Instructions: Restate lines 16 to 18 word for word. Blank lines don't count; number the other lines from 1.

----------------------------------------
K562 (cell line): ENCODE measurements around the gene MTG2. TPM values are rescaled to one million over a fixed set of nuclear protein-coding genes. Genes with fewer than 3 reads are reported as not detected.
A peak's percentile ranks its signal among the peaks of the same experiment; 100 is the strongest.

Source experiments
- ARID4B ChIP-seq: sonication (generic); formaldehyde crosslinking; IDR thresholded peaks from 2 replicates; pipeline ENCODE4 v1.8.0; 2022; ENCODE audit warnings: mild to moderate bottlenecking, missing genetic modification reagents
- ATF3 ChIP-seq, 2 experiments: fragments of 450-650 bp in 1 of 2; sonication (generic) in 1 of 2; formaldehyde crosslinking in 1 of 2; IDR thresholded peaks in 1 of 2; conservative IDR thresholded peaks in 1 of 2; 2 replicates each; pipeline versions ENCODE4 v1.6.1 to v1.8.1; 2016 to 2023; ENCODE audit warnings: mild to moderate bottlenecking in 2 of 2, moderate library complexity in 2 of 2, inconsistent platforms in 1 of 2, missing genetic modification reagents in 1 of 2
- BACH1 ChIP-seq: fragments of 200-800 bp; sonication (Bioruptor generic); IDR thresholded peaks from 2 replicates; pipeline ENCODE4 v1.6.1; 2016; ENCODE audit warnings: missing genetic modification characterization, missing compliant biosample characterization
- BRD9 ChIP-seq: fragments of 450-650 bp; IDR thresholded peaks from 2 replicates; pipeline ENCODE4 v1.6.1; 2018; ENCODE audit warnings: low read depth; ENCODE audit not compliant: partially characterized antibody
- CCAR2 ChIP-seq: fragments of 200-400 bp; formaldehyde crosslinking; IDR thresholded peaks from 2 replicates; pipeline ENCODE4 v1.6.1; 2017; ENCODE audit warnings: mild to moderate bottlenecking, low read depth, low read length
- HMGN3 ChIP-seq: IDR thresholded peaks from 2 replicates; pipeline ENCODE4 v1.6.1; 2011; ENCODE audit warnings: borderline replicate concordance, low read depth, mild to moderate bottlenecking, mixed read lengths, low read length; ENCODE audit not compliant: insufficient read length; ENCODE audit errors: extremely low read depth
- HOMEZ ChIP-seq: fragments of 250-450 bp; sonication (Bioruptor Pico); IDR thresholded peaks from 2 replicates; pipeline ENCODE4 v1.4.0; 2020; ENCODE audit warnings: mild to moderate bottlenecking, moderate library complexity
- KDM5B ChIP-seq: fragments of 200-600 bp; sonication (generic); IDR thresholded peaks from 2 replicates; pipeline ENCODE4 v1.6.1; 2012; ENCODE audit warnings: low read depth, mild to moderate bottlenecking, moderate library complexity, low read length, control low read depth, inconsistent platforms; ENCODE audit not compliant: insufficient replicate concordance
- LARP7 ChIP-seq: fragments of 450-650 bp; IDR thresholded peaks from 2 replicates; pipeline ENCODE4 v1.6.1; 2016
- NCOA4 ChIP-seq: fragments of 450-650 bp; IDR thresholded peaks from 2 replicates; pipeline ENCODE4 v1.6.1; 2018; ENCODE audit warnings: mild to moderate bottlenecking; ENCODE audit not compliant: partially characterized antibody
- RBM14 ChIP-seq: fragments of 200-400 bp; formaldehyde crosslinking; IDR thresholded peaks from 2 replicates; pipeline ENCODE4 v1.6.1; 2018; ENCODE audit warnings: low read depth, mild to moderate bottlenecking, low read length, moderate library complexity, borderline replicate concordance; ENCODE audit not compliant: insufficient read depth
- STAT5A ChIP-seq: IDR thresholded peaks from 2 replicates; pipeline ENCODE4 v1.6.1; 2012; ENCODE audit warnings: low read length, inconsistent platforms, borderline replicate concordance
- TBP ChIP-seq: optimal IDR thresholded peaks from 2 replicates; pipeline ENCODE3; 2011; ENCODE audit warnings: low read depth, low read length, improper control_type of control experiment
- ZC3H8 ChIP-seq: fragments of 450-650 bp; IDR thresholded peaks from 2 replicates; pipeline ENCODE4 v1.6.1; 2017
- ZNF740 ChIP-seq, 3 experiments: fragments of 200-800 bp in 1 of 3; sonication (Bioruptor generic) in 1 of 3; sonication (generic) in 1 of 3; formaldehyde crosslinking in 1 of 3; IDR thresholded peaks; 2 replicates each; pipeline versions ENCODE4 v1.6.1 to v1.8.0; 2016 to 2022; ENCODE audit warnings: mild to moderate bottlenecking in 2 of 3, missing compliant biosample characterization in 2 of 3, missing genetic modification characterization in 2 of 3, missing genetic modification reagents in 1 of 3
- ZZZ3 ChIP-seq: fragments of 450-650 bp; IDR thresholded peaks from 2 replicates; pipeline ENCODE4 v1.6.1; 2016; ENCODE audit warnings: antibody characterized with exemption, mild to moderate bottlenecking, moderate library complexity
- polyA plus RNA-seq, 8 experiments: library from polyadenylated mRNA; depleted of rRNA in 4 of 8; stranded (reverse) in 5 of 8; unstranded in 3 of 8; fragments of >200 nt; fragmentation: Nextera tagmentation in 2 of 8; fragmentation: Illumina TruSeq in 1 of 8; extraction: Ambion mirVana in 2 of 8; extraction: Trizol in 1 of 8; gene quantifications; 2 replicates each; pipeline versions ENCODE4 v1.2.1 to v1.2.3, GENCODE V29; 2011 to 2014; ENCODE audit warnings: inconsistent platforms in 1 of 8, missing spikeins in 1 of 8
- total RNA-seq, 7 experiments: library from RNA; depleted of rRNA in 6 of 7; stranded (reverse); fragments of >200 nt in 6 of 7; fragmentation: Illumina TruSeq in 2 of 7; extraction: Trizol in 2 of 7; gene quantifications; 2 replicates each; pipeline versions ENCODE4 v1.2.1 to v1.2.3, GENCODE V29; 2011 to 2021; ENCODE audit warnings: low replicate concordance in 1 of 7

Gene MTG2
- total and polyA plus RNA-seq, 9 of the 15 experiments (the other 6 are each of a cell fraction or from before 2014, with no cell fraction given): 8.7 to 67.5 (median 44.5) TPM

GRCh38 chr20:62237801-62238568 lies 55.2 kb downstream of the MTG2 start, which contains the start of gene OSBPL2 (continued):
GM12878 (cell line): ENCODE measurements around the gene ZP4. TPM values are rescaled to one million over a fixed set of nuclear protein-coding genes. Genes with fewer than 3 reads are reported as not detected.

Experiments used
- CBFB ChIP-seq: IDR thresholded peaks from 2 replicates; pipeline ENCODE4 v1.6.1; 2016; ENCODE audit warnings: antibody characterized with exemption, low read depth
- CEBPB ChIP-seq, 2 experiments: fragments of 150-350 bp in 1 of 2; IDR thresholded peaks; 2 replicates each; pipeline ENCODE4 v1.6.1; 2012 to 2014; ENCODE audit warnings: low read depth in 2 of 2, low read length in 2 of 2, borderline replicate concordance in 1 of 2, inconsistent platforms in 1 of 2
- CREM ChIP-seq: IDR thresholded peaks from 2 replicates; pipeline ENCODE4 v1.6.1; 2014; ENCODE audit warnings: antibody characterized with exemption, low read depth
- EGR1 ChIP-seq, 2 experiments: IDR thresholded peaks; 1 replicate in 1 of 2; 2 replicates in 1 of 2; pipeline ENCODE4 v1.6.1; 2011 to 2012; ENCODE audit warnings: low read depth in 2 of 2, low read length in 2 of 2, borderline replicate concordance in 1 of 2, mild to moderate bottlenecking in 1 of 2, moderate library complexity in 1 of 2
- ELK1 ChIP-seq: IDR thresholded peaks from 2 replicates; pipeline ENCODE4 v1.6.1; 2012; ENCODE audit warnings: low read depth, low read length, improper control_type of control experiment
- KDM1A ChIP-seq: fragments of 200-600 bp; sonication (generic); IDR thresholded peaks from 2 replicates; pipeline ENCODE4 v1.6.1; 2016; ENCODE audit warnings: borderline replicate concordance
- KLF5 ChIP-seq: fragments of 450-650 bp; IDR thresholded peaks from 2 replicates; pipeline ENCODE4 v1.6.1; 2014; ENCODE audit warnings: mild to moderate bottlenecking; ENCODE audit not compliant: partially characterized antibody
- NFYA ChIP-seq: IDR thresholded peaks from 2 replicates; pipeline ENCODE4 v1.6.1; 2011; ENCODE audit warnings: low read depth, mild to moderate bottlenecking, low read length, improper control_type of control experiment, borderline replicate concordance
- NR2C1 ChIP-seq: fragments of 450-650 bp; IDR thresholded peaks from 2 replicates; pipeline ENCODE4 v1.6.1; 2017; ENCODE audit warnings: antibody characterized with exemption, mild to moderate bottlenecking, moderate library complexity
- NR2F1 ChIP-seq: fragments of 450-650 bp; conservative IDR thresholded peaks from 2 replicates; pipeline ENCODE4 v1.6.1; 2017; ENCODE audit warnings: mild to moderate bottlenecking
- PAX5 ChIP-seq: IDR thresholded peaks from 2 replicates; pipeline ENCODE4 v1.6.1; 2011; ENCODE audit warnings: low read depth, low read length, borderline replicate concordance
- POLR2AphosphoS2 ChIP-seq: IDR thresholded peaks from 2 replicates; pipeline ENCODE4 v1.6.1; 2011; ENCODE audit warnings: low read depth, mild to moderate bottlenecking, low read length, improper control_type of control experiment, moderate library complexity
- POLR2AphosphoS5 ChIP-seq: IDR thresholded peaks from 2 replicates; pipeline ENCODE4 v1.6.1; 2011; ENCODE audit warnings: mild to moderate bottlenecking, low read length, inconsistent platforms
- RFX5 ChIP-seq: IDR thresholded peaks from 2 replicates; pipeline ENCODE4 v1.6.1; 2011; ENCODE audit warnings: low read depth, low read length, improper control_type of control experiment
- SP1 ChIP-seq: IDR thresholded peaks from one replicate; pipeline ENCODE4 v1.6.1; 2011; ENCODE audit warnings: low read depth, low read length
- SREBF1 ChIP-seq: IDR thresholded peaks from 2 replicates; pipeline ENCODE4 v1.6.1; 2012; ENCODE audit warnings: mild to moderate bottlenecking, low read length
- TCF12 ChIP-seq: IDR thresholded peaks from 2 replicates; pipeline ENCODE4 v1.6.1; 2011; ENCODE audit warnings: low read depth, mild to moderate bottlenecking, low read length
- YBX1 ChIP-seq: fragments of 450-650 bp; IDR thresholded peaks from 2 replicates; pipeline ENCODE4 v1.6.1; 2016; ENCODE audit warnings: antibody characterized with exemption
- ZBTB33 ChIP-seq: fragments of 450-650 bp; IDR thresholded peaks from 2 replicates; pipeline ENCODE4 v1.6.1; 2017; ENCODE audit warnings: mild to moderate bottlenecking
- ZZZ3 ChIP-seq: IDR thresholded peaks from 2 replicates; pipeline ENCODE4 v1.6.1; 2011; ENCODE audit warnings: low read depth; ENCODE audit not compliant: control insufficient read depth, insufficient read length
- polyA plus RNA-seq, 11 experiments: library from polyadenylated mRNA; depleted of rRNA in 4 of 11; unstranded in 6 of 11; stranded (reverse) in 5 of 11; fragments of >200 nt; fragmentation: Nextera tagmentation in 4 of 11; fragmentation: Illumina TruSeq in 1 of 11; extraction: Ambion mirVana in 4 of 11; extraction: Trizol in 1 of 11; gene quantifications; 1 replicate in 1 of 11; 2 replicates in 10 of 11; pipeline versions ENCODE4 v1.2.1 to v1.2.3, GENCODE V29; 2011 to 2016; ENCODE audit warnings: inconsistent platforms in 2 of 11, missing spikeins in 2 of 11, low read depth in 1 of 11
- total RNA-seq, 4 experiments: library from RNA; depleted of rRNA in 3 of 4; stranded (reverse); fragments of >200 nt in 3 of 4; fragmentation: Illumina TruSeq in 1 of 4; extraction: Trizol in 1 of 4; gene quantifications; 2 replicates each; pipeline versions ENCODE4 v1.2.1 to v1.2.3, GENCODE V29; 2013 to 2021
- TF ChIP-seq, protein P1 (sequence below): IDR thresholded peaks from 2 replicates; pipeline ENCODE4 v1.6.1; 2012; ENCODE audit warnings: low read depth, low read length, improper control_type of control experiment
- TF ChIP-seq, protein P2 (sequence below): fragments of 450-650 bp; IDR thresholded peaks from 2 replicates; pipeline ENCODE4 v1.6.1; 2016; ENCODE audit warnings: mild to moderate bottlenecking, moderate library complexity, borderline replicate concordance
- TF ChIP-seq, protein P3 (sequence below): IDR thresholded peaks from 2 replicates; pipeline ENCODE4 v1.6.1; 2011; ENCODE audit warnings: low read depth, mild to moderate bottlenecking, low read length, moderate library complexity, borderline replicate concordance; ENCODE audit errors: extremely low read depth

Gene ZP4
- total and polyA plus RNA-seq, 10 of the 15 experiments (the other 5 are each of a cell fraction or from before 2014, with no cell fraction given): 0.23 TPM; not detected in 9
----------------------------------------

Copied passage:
- TBP ChIP-seq: optimal IDR thresholded peaks from 2 replicates; pipeline ENCODE3; 2011; ENCODE audit warnings: low read depth, low read length, improper control_type of control experiment
- ZC3H8 ChIP-seq: fragments of 450-650 bp; IDR thresholded peaks from 2 replicates; pipeline ENCODE4 v1.6.1; 2017
- ZNF740 ChIP-seq, 3 experiments: fragments of 200-800 bp in 1 of 3; sonication (Bioruptor generic) in 1 of 3; sonication (generic) in 1 of 3; formaldehyde crosslinking in 1 of 3; IDR thresholded peaks; 2 replicates each; pipeline versions ENCODE4 v1.6.1 to v1.8.0; 2016 to 2022; ENCODE audit warnings: mild to moderate bottlenecking in 2 of 3, missing compliant biosample characterization in 2 of 3, missing genetic modification characterization in 2 of 3, missing genetic modification reagents in 1 of 3